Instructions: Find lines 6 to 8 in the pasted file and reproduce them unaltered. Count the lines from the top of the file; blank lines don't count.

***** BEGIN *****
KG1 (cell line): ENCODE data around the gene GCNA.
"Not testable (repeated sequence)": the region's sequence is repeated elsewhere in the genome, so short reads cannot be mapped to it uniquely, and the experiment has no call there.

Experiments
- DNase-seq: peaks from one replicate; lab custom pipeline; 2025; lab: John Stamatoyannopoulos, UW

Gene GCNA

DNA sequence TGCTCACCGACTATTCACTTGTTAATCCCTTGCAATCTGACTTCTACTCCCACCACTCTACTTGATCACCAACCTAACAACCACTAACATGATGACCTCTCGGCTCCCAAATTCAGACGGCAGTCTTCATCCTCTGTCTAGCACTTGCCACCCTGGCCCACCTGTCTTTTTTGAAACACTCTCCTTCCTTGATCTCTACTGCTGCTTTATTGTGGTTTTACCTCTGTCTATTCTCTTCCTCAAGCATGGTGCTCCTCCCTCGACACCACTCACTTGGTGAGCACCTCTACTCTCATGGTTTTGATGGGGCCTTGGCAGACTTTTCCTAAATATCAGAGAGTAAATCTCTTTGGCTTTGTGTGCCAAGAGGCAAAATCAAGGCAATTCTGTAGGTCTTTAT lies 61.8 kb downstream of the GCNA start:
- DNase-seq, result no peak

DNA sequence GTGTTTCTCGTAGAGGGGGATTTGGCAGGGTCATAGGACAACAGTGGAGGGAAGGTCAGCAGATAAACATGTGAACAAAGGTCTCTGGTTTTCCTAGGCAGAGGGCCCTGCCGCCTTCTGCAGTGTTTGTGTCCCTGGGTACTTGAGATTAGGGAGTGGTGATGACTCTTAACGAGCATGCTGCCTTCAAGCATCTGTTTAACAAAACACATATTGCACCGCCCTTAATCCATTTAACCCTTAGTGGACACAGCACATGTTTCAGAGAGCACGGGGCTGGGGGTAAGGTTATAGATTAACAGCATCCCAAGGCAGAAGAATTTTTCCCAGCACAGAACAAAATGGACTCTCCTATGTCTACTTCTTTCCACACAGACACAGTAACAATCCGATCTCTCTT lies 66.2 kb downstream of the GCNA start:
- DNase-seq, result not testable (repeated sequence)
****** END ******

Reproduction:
DNA sequence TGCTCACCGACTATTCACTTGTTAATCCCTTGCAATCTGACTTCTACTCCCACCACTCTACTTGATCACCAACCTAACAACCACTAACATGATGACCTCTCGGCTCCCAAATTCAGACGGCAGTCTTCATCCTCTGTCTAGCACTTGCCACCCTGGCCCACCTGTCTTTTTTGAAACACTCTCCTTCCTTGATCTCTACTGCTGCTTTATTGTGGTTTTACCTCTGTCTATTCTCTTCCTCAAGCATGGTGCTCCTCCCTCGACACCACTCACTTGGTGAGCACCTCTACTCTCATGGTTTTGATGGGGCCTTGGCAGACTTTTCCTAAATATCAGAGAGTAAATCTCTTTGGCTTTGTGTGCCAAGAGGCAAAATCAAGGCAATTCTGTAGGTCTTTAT lies 61.8 kb downstream of the GCNA start:
- DNase-seq, result no peak

DNA sequence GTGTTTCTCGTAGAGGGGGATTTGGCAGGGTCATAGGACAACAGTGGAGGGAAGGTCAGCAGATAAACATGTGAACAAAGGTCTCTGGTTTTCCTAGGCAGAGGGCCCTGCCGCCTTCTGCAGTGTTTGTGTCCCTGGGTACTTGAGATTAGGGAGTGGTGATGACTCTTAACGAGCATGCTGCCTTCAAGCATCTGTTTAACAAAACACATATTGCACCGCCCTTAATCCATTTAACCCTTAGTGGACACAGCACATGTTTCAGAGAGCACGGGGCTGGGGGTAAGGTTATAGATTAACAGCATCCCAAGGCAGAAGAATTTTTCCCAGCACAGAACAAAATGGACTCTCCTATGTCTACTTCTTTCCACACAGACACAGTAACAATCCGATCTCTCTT lies 66.2 kb downstream of the GCNA start: